It’s good to hear that so many took advantage of the early-voting. Analysts have been projecting the usual pathetic turnout for this spring’s elections, and with fewer than three in ten registered voters projected to show up, it’s pretty much impossible to get anything better than politics-as-usual. I didn’t early-vote; I always prefer voting on Election Day. I love the ritual of getting a coffee, then standing in line talking to fellow voters, listening in on conversations, etc.
That said, I’m writing this on Monday, the 23rd of March, the day before Election Day. Assorted friends and readers have inquired about my thoughts on the election, but aside from occasional posts on social media, I have mostly refrained from writing about these elections at all. I’ve probably done less writing about this election than any since 1996, on any level, and that was not by accident. After running for City Council myself, four years ago, and pulling about 1,300 votes in a district with 41,000-plus voters, the experience changed my perspective on how the business works. Is politics corrupt? Of course–deeply, madly, inextricably so. But while we can go on all day about the failures of elected officials and the weakness of new candidates, the bitter reality is that it is the people themselves who are the weak link. Their laziness and passivity creates the broader context in which our leaders can underperform because, deep down, they know they can get away with it. They know the people have neither the courage nor the character to facilitate change, no matter what they say. So, I figured, why bother covering a rigged game–especially when no one wants to get into the exact nature of the rigging, and there is no possibility of being paid for it, anyway? Nah. Let the elite play politics, and let the people pretend to care, and the beat goes on and the beat goes on…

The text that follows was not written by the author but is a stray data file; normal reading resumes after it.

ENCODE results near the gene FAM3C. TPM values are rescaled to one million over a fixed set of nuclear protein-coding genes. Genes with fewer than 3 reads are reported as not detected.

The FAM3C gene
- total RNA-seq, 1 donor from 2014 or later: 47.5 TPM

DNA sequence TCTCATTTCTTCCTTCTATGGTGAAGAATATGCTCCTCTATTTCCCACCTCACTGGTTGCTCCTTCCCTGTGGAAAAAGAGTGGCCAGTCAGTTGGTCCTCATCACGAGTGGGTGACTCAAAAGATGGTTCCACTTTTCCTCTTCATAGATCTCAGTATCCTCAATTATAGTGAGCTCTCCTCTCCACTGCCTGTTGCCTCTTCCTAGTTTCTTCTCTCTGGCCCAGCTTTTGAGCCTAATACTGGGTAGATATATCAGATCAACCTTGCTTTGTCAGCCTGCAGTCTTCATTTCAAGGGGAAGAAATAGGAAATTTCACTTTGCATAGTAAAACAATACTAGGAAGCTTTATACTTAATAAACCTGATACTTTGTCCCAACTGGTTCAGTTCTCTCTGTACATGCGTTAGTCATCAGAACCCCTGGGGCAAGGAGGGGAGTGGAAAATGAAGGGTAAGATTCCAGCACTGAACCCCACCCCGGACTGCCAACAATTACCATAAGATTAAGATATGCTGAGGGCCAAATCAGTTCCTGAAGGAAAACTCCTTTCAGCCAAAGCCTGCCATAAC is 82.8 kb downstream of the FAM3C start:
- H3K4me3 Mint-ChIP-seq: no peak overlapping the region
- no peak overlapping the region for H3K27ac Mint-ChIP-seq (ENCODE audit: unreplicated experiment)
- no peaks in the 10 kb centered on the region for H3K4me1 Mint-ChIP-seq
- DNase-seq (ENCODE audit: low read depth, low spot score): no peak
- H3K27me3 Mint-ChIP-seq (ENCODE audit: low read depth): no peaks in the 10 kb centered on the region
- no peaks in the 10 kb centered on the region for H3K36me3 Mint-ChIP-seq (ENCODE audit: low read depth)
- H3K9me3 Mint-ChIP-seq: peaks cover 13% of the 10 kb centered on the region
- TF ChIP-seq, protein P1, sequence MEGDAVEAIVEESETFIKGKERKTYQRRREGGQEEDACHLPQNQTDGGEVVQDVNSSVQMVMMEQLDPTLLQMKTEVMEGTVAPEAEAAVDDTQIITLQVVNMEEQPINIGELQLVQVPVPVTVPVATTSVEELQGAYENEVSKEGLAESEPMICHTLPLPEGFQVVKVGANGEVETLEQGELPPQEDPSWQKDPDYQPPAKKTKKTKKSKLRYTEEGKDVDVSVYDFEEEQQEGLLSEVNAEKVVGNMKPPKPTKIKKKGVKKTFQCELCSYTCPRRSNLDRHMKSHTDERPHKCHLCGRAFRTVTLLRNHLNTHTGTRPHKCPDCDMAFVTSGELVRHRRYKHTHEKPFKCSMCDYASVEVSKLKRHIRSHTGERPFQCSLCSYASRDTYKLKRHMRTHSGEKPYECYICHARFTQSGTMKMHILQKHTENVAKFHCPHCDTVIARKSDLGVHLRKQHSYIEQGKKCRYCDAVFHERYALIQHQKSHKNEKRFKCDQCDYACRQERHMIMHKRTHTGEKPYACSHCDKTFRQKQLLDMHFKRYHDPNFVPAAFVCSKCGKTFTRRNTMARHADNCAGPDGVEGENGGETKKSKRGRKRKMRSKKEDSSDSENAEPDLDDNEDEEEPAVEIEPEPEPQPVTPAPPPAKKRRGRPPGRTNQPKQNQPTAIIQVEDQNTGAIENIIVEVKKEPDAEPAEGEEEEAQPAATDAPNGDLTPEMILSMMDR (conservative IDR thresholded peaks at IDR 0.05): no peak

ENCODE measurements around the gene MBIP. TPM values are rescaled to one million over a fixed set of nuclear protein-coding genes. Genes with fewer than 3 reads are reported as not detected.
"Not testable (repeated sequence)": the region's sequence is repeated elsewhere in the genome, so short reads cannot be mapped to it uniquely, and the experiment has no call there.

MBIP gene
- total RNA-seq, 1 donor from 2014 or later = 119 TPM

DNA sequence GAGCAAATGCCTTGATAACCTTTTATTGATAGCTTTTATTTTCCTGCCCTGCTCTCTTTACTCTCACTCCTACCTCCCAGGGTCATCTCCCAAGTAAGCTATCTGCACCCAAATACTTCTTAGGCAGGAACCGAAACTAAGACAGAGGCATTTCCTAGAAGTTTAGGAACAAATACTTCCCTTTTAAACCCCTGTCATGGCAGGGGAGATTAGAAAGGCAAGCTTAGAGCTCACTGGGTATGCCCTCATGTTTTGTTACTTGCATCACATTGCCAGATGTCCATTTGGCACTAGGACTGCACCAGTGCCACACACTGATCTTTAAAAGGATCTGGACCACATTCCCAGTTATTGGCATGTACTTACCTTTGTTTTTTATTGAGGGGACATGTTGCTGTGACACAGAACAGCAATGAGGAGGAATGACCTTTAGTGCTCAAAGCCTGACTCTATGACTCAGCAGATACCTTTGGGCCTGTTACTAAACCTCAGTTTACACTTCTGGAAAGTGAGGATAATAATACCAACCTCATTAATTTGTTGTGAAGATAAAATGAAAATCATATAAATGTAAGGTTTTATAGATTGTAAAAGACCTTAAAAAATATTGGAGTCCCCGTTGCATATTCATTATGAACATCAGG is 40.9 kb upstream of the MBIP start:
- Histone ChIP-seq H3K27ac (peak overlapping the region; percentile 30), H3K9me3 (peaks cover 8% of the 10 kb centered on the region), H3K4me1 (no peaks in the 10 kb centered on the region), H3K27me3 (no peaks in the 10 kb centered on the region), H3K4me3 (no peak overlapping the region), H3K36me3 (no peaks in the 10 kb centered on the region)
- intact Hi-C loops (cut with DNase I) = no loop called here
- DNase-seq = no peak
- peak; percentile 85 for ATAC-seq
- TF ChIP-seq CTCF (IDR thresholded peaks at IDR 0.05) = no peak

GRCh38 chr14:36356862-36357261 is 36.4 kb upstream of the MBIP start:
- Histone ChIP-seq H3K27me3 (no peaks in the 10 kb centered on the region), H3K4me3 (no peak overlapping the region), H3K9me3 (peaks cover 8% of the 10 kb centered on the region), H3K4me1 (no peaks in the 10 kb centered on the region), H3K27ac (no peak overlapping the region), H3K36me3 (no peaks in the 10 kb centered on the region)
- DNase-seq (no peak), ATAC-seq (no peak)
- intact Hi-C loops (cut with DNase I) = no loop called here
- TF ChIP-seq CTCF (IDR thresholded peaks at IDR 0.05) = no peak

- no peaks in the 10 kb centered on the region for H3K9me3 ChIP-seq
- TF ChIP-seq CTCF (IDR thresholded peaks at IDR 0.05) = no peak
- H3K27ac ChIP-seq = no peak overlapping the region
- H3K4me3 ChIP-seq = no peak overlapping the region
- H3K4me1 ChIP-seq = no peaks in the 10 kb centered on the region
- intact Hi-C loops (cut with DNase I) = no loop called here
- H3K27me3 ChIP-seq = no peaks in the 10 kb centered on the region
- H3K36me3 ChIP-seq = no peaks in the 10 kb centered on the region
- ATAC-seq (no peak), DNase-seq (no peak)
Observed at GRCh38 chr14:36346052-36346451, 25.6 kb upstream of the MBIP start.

With the first round of elections coming tomorrow, a number of the more interesting candidates this year will be eliminated, because fresh thinking is not really appreciated here. Indeed, we’ve seen a number of instances in which the harshest reactions have come directly at those trying to think outside the proverbial box in which political orthodoxy is housed, fortified like the bunker under the old courthouse. For the amusement of the handful of you reading this, and for the sake of promoting my appearance on WBOB AM600‘s Election Day wrap-up show (Tuesday night, 7-9pm), I offer here a rough glance at the people I’ll probably be voting for tomorrow, and why. These are not endorsements, nor recommendations; I refrain from all that. I have no dogs in these fights; I cannot conceive of any way that any result in any of these races will impact on my life, but that is certainly not true for the vast majority of Jacksonville’s citizens, many of whose lives and livelihoods depends on the decisions these people make, or fail to make. You can view the full slate of candidates online, and all the special-interest groups have made their endorsements as well. And so…